Protesters in Egypt opposed to Syrian President Bashar Assad’s regime carry anti-government banners Tuesday, days before the deadly events in Syria would unfold.
A crowd of 20,000 people at a funeral for six slain protesters in the southern Syrian town of Dara’a was dispersed by police with tear gas and truncheons Saturday.
Anti-government protests broke out in four Syrian cities Friday. —JCL
The New York Times:
More than 20,000 people marched Saturday in the southern Syrian town of Dara’a in funerals for protesters killed in demonstrations the day before, and the police used truncheons and tear gas to disperse the mourners.
Protests broke out in four cities on Friday, a rare event in a police state that brutally represses dissent. At the largest one, a march of several thousand people in Dara’a, a police crackdown killed six people.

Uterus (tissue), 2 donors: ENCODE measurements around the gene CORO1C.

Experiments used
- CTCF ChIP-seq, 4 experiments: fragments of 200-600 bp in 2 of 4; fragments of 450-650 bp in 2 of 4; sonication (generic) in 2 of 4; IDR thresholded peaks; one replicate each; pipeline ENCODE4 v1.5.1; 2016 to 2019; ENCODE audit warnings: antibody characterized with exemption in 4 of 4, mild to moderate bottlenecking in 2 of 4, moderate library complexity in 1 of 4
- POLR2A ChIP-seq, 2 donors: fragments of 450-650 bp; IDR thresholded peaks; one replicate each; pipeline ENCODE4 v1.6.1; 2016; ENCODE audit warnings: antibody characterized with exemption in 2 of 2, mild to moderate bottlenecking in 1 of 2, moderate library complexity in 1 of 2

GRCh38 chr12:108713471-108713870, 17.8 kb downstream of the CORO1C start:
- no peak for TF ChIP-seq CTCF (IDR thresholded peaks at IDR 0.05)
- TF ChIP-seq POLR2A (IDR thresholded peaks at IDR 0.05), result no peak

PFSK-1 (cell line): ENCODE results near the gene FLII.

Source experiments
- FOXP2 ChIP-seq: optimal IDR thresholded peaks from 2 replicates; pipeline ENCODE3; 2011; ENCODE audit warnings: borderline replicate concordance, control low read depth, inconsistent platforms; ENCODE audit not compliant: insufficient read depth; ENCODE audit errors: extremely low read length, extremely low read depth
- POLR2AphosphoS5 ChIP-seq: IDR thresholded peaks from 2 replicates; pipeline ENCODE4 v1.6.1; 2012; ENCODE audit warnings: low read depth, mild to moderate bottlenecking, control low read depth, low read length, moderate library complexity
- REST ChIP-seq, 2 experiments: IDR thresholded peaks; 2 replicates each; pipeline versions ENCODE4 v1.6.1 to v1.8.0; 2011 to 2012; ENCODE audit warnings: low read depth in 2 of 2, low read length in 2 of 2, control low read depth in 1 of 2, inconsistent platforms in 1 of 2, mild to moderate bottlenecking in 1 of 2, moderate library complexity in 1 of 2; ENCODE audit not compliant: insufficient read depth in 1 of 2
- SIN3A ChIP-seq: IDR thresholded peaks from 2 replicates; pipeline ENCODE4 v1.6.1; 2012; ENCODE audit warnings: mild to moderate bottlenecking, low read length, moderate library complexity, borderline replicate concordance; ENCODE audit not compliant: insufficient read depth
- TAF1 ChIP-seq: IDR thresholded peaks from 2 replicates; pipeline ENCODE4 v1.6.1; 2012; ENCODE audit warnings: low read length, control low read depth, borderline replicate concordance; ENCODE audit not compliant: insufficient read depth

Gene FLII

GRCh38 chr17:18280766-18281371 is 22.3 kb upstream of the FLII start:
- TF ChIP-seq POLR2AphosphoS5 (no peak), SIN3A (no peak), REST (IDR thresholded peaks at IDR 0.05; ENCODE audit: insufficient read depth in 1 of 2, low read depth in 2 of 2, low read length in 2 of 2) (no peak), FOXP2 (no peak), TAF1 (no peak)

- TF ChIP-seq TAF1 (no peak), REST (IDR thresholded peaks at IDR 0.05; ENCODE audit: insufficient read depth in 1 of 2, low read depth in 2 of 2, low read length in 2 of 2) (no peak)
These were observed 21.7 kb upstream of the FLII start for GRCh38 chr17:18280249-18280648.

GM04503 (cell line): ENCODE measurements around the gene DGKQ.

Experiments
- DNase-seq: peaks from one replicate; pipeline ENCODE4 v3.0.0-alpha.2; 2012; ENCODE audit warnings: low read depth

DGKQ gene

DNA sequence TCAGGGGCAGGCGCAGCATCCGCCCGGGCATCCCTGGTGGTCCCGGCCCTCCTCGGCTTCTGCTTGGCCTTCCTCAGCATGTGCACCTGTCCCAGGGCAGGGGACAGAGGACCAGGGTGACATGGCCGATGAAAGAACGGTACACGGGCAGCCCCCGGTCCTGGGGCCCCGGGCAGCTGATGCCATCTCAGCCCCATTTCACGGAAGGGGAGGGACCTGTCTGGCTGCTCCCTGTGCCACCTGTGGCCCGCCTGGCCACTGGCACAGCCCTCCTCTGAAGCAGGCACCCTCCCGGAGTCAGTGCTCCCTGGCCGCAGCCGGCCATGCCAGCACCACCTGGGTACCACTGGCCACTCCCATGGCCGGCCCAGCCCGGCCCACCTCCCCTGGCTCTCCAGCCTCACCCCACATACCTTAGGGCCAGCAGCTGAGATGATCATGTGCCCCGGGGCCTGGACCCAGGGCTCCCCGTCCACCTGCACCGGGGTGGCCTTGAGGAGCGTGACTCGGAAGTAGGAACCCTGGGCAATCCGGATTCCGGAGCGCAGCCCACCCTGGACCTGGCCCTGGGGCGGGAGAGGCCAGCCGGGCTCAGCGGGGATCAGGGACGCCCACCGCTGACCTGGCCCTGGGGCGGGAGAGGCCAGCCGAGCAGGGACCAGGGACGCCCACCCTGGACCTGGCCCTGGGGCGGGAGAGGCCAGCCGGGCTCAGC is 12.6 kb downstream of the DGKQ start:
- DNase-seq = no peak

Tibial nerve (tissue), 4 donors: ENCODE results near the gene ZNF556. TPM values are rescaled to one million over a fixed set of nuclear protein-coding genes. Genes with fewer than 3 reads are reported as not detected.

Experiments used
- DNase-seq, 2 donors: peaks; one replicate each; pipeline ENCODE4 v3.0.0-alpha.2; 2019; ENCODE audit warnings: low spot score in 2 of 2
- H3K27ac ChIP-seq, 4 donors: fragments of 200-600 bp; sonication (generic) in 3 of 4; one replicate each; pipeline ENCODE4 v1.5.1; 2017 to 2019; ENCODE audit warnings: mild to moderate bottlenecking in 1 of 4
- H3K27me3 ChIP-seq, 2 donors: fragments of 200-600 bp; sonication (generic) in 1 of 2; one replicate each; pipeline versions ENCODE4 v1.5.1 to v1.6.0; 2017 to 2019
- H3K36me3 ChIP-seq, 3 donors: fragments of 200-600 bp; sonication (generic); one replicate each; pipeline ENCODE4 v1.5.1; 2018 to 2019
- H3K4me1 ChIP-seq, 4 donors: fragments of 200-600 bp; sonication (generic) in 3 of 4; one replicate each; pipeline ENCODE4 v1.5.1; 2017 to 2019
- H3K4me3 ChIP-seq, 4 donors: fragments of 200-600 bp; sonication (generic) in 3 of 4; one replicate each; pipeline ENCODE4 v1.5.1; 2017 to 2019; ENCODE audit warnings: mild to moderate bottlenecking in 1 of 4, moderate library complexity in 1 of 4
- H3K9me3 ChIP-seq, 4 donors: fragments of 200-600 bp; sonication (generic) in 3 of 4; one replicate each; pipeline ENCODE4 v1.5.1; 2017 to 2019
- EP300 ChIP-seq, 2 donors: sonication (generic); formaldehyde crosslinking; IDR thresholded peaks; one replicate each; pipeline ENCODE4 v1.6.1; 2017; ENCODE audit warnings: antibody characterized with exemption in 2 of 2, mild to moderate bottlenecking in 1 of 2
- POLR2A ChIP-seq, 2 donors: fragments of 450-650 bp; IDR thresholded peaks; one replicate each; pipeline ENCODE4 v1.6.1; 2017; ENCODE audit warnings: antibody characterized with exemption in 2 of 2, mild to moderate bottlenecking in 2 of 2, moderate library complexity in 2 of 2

The funeral procession on Saturday became a protest in its own right, with marchers calling for more freedoms and an end to Syria’s longstanding emergency law, witnesses said. They chanted, “The people want an end to corruption,” and, “The blood of our martyrs won’t be forgotten.” They repeated the demands made in the march on Friday: that the mayor and a local security chief should be fired for their role in arresting of a group of children two weeks ago for writing protest graffiti.